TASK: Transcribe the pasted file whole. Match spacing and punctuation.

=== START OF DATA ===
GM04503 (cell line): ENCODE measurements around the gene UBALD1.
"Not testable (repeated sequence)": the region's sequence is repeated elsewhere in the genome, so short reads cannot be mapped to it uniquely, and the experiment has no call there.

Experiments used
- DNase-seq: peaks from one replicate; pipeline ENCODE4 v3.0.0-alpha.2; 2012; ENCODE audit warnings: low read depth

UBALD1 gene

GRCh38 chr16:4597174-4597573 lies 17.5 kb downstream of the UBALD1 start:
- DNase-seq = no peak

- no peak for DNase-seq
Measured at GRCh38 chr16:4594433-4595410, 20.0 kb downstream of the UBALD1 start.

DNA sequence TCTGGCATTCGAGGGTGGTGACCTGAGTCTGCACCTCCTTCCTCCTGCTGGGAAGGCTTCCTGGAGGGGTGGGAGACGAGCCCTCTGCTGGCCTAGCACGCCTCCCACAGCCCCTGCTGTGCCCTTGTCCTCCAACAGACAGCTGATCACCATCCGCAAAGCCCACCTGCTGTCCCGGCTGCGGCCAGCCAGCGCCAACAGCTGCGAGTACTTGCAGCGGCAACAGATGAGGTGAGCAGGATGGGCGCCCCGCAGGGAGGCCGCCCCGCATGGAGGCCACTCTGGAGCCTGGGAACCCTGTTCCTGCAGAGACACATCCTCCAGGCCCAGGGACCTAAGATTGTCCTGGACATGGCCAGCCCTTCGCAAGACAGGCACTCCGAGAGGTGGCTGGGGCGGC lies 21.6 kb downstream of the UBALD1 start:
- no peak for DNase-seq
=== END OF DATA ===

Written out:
GM04503 (cell line): ENCODE measurements around the gene UBALD1.
"Not testable (repeated sequence)": the region's sequence is repeated elsewhere in the genome, so short reads cannot be mapped to it uniquely, and the experiment has no call there.

Experiments used
- DNase-seq: peaks from one replicate; pipeline ENCODE4 v3.0.0-alpha.2; 2012; ENCODE audit warnings: low read depth

UBALD1 gene

GRCh38 chr16:4597174-4597573 lies 17.5 kb downstream of the UBALD1 start:
- DNase-seq = no peak

- no peak for DNase-seq
Measured at GRCh38 chr16:4594433-4595410, 20.0 kb downstream of the UBALD1 start.

DNA sequence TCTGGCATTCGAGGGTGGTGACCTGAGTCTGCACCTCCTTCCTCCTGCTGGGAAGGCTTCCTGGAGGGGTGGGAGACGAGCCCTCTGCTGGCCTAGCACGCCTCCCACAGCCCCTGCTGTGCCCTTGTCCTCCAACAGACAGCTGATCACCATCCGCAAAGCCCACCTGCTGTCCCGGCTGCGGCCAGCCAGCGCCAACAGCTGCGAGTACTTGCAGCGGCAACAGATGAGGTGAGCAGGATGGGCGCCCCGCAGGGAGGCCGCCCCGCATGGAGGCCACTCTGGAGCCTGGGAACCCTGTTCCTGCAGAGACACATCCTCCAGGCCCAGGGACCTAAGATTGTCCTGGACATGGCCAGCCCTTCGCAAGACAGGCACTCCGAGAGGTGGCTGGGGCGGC lies 21.6 kb downstream of the UBALD1 start:
- no peak for DNase-seq